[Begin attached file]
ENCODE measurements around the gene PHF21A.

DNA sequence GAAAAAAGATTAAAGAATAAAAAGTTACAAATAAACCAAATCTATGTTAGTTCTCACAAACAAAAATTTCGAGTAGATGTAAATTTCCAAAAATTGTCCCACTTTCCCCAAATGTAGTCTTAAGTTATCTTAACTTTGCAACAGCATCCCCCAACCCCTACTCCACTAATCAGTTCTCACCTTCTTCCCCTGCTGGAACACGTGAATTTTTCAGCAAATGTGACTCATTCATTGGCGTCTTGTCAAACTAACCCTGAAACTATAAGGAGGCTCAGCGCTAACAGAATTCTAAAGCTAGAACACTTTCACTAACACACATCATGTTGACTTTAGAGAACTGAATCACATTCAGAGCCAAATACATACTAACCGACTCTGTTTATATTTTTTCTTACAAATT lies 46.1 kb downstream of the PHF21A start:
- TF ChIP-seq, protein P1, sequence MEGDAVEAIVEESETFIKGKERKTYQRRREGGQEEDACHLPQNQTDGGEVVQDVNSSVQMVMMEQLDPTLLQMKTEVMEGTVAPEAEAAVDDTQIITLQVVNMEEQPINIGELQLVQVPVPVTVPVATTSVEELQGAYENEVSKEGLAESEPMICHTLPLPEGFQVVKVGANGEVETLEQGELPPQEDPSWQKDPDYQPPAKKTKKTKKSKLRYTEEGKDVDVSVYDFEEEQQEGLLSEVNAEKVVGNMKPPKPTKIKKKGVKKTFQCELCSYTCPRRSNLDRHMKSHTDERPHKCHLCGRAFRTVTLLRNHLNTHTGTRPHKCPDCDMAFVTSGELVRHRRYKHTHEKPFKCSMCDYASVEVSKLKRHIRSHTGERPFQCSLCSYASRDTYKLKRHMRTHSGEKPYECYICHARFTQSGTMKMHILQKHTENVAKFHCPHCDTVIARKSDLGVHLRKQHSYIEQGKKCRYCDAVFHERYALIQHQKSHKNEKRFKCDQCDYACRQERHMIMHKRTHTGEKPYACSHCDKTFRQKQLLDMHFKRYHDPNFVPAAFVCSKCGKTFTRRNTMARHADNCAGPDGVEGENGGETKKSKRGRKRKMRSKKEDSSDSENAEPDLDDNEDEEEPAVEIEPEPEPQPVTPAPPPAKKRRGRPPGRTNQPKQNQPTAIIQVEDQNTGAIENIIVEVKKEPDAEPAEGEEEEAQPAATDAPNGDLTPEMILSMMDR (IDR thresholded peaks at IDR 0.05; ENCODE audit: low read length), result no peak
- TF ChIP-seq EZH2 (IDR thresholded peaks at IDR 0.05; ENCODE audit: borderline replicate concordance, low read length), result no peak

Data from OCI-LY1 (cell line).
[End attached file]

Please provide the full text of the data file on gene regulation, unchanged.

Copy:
ENCODE measurements around the gene PHF21A.

DNA sequence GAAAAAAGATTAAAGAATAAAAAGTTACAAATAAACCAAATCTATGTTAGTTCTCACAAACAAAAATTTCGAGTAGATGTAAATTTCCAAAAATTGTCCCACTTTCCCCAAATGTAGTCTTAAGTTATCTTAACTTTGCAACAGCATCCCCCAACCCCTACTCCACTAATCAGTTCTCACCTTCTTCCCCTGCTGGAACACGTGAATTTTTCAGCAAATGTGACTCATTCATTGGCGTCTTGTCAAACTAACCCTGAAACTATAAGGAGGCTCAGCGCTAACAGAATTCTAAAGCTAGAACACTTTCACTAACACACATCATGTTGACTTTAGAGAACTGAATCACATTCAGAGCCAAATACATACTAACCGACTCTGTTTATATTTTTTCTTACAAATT lies 46.1 kb downstream of the PHF21A start:
- TF ChIP-seq, protein P1, sequence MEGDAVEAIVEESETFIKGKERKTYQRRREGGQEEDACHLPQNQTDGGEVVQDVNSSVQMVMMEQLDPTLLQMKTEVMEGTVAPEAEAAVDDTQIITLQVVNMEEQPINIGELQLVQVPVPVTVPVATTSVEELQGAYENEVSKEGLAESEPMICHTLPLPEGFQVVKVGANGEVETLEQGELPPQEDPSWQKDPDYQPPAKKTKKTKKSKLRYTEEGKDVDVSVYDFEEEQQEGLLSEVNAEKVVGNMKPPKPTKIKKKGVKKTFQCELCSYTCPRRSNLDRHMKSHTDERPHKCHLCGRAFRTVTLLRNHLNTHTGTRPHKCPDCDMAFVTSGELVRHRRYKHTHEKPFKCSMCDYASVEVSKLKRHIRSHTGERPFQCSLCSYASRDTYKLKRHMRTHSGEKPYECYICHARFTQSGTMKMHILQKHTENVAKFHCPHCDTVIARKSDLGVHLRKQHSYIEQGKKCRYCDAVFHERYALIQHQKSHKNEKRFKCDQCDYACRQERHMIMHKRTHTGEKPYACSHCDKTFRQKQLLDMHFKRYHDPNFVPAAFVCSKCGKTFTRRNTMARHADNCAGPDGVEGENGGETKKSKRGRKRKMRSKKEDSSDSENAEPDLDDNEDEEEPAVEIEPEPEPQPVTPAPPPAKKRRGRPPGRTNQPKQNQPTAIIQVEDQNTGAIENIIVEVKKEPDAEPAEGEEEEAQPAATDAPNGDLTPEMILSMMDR (IDR thresholded peaks at IDR 0.05; ENCODE audit: low read length), result no peak
- TF ChIP-seq EZH2 (IDR thresholded peaks at IDR 0.05; ENCODE audit: borderline replicate concordance, low read length), result no peak

Data from OCI-LY1 (cell line).